7

In his discussion of the sin of wasting seed, R. Yechiel Michel Epstein writes that scientists using microscopes have found that the drop of semen contains the entire image/form of a person, thus explaining why wasting seed is likened to murder:

Aruch Hashulchan E.H. 23:1

וכבר מצאו חכמי הטבע ע"פ זכוכית מגדלת שבטיפת זרע יש כל תמונת האדם והמוציאה לבטלה כאלו הורג נפש ח"ו

However, when it comes to the discussion of prayers that are in vain, he explains that one can only pray for a specific gender for a baby within the first 40 days of pregnancy, because until that point it is mere fluid but at 40 days it gets the form of a fetus:

Aruch Hashulchan O.C. 230:3

וכן מי שהיתה אשתו מעוברת ורצונו בזכר עד מ' יום יכול להתפלל ולומר יהי רצון שתלד אשתי זכר כי עד מ' יום הוה מיא בעלמא אבל לאחר מ' יום שנתרקם צורת הולד ואם מתפלל אז יהי רצון שתלד אשתי זכר ה"ז תפלת שוא דמה שהיה היה ולא ישתנה עוד

What is the difference between the form of a person that already exists in the drop of semen and the form that only comes into existence 40 days into the pregnancy?

  • 1
    I wonder what he was referring to. This was before the discovery of DNA, and there's nothing I know of visible with 1800s microscopes that I could imagine described as the image of a person. Did he simply mean cells? – Obie 2.0 May 8 '18 at 23:25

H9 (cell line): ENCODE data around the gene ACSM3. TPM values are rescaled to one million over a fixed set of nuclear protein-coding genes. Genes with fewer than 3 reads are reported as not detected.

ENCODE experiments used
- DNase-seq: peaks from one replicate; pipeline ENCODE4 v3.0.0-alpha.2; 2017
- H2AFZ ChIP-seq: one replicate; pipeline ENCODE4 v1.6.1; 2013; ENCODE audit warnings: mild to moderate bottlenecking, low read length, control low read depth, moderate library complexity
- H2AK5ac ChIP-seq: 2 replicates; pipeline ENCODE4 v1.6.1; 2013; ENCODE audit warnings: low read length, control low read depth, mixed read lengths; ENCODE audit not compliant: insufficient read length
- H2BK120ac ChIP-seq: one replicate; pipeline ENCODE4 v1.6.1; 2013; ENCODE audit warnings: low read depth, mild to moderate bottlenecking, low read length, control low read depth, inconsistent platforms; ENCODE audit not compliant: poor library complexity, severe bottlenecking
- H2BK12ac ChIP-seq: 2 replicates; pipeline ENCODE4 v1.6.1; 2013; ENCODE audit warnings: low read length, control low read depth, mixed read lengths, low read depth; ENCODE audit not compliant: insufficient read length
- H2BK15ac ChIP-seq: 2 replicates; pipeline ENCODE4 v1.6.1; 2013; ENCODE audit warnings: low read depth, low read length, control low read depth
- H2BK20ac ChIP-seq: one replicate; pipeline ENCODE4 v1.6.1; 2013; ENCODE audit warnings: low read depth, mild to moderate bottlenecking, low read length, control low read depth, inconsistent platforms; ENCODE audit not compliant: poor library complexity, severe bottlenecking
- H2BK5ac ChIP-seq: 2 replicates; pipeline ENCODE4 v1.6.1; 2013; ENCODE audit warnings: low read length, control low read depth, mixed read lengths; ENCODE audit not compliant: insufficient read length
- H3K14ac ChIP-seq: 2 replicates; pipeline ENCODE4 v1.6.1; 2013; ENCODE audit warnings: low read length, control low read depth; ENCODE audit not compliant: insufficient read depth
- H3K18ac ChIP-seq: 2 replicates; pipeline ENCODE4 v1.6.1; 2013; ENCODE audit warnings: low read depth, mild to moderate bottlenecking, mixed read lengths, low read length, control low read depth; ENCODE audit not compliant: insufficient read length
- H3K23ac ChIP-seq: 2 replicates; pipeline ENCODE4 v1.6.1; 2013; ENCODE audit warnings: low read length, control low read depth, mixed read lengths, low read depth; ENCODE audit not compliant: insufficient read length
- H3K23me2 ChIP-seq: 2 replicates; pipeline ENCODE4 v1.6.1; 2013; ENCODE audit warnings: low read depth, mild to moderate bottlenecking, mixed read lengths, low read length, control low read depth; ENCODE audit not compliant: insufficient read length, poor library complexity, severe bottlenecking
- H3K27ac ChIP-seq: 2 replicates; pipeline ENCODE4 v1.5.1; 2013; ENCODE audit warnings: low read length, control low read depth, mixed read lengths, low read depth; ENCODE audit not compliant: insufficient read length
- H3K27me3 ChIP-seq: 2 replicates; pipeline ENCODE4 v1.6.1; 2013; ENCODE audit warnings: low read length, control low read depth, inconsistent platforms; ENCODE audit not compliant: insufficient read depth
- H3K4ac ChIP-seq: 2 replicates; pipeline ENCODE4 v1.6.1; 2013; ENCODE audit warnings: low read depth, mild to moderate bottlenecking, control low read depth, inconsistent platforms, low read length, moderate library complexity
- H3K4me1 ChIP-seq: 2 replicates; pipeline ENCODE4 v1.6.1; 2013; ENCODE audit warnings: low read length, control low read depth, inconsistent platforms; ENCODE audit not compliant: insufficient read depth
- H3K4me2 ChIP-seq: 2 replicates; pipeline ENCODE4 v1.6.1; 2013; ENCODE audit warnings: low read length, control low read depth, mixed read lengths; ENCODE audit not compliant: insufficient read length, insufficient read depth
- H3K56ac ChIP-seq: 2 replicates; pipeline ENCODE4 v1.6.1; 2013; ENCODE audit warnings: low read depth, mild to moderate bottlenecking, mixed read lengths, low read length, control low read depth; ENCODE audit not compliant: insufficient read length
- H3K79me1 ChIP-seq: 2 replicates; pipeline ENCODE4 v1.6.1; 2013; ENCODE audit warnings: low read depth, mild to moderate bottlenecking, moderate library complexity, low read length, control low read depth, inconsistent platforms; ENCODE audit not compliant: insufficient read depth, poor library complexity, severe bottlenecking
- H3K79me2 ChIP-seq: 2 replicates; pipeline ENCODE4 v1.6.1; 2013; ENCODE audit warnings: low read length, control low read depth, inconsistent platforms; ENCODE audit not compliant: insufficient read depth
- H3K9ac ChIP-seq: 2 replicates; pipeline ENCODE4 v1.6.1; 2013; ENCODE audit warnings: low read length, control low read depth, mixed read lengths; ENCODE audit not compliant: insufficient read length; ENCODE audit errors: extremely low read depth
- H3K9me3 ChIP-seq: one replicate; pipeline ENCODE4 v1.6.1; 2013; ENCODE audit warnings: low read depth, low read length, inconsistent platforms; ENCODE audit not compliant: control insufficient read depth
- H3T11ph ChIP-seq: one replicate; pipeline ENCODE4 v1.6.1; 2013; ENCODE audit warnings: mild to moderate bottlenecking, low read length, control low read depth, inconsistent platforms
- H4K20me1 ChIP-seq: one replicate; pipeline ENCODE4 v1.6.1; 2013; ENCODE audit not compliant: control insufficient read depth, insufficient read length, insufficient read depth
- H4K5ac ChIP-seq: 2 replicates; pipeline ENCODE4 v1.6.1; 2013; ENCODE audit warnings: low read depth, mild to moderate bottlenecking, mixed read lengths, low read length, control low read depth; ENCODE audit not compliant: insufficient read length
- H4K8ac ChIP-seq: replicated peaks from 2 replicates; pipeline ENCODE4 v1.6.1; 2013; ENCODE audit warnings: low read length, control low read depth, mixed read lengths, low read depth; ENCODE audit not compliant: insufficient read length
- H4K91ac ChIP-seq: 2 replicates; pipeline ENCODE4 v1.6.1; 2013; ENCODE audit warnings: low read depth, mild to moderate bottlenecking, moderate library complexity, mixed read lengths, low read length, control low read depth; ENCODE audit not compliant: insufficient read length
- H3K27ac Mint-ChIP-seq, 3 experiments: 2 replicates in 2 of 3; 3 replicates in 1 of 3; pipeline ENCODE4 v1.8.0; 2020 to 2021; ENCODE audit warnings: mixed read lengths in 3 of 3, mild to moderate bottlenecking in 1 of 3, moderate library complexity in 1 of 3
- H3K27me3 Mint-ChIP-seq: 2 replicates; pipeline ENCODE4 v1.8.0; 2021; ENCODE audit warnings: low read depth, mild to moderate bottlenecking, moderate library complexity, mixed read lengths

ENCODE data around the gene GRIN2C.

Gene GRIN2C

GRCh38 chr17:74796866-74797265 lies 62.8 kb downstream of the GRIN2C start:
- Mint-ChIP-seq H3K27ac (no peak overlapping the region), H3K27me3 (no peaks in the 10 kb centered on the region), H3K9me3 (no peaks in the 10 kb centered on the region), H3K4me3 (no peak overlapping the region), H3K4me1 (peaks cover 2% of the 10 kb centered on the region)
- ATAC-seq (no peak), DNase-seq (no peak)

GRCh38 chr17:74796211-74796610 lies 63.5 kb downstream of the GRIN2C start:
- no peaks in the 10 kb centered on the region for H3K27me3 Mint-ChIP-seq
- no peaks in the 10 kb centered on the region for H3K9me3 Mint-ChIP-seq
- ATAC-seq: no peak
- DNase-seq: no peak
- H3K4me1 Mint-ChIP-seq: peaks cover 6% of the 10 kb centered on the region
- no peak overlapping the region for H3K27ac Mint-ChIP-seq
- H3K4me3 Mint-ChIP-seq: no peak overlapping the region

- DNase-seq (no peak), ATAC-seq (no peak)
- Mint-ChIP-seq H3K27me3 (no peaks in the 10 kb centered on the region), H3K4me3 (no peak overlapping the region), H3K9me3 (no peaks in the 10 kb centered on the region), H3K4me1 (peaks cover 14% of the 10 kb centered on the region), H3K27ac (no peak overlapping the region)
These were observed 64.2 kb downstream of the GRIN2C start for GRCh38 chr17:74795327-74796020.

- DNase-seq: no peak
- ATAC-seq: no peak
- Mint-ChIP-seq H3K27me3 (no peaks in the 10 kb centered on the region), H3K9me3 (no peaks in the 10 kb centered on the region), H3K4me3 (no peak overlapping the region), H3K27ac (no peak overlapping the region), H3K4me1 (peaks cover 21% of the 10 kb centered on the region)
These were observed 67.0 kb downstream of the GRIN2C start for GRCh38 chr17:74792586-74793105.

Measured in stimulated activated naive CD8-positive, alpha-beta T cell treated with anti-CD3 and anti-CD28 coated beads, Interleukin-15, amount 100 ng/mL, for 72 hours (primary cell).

• 4
    This is a cool source to base the general question on: now that we know gender is determined from conception by the chromosome in the sperm cell, does the 40 day rule for gender prayers still apply? – Double AA May 8 '18 at 23:28
  • 2
    @Obie This was a once popular theory. See en.m.wikipedia.org/wiki/Preformationism – Joel K May 9 '18 at 4:38
  • @Obie this was after the discovery (1881) of DNA. More importantly, it was also after Mendel's theory that some hereditary, congenital substance in the cell controls traits became fashionable in scientific circles (early 1900s). – msh210 May 9 '18 at 4:46
  • @msh210 - I should have been more precise. This was before the discovery of DNA as a genetic carrier. And it was published in 1893, right? So before even what you say about the popularity. I think he was referring to preformationism, as Joel said. – Obie 2.0 May 9 '18 at 5:06

You must log in to answer this question.

Browse other questions tagged .